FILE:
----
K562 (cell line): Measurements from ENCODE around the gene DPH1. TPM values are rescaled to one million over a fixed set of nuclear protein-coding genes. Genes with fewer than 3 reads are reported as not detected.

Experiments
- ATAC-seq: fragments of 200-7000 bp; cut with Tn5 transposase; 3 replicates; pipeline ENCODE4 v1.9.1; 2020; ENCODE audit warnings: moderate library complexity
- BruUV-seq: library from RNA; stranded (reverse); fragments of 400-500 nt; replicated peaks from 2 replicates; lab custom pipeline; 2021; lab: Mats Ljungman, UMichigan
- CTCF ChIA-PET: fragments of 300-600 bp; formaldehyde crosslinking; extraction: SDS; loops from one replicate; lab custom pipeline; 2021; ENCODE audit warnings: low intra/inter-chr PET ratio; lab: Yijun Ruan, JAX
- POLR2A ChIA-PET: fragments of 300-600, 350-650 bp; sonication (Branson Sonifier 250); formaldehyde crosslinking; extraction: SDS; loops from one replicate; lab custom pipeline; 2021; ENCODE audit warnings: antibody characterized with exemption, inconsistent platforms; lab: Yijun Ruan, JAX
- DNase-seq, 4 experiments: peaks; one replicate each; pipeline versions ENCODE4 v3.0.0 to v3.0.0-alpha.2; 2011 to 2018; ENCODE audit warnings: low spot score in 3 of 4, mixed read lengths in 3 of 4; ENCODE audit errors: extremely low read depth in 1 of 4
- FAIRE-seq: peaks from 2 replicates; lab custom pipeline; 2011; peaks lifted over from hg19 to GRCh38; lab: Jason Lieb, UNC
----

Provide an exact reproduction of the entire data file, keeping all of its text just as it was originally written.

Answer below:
K562 (cell line): Measurements from ENCODE around the gene DPH1. TPM values are rescaled to one million over a fixed set of nuclear protein-coding genes. Genes with fewer than 3 reads are reported as not detected.

Experiments
- ATAC-seq: fragments of 200-7000 bp; cut with Tn5 transposase; 3 replicates; pipeline ENCODE4 v1.9.1; 2020; ENCODE audit warnings: moderate library complexity
- BruUV-seq: library from RNA; stranded (reverse); fragments of 400-500 nt; replicated peaks from 2 replicates; lab custom pipeline; 2021; lab: Mats Ljungman, UMichigan
- CTCF ChIA-PET: fragments of 300-600 bp; formaldehyde crosslinking; extraction: SDS; loops from one replicate; lab custom pipeline; 2021; ENCODE audit warnings: low intra/inter-chr PET ratio; lab: Yijun Ruan, JAX
- POLR2A ChIA-PET: fragments of 300-600, 350-650 bp; sonication (Branson Sonifier 250); formaldehyde crosslinking; extraction: SDS; loops from one replicate; lab custom pipeline; 2021; ENCODE audit warnings: antibody characterized with exemption, inconsistent platforms; lab: Yijun Ruan, JAX
- DNase-seq, 4 experiments: peaks; one replicate each; pipeline versions ENCODE4 v3.0.0 to v3.0.0-alpha.2; 2011 to 2018; ENCODE audit warnings: low spot score in 3 of 4, mixed read lengths in 3 of 4; ENCODE audit errors: extremely low read depth in 1 of 4
- FAIRE-seq: peaks from 2 replicates; lab custom pipeline; 2011; peaks lifted over from hg19 to GRCh38; lab: Jason Lieb, UNC